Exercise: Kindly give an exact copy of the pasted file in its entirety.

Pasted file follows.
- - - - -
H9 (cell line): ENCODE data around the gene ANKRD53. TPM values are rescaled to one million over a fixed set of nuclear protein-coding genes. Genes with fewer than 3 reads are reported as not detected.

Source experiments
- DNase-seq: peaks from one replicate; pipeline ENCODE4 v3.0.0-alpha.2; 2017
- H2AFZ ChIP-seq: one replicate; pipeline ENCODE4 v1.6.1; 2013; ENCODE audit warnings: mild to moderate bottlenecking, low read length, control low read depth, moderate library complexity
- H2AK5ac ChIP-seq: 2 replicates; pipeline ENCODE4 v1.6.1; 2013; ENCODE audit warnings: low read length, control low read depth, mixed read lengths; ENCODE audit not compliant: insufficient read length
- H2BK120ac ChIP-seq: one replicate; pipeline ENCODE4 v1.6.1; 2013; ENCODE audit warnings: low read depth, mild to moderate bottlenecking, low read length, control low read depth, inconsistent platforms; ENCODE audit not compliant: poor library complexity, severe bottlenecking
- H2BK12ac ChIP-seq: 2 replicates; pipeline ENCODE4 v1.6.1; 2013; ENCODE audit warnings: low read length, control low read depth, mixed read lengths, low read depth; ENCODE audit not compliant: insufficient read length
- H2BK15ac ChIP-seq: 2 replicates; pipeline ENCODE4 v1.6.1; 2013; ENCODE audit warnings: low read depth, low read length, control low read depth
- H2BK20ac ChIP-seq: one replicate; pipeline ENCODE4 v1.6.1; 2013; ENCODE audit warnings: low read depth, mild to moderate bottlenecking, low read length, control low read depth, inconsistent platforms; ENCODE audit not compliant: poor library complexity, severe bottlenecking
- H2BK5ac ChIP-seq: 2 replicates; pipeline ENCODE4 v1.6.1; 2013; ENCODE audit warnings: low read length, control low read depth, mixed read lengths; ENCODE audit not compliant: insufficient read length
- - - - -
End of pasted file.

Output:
H9 (cell line): ENCODE data around the gene ANKRD53. TPM values are rescaled to one million over a fixed set of nuclear protein-coding genes. Genes with fewer than 3 reads are reported as not detected.

Source experiments
- DNase-seq: peaks from one replicate; pipeline ENCODE4 v3.0.0-alpha.2; 2017
- H2AFZ ChIP-seq: one replicate; pipeline ENCODE4 v1.6.1; 2013; ENCODE audit warnings: mild to moderate bottlenecking, low read length, control low read depth, moderate library complexity
- H2AK5ac ChIP-seq: 2 replicates; pipeline ENCODE4 v1.6.1; 2013; ENCODE audit warnings: low read length, control low read depth, mixed read lengths; ENCODE audit not compliant: insufficient read length
- H2BK120ac ChIP-seq: one replicate; pipeline ENCODE4 v1.6.1; 2013; ENCODE audit warnings: low read depth, mild to moderate bottlenecking, low read length, control low read depth, inconsistent platforms; ENCODE audit not compliant: poor library complexity, severe bottlenecking
- H2BK12ac ChIP-seq: 2 replicates; pipeline ENCODE4 v1.6.1; 2013; ENCODE audit warnings: low read length, control low read depth, mixed read lengths, low read depth; ENCODE audit not compliant: insufficient read length
- H2BK15ac ChIP-seq: 2 replicates; pipeline ENCODE4 v1.6.1; 2013; ENCODE audit warnings: low read depth, low read length, control low read depth
- H2BK20ac ChIP-seq: one replicate; pipeline ENCODE4 v1.6.1; 2013; ENCODE audit warnings: low read depth, mild to moderate bottlenecking, low read length, control low read depth, inconsistent platforms; ENCODE audit not compliant: poor library complexity, severe bottlenecking
- H2BK5ac ChIP-seq: 2 replicates; pipeline ENCODE4 v1.6.1; 2013; ENCODE audit warnings: low read length, control low read depth, mixed read lengths; ENCODE audit not compliant: insufficient read length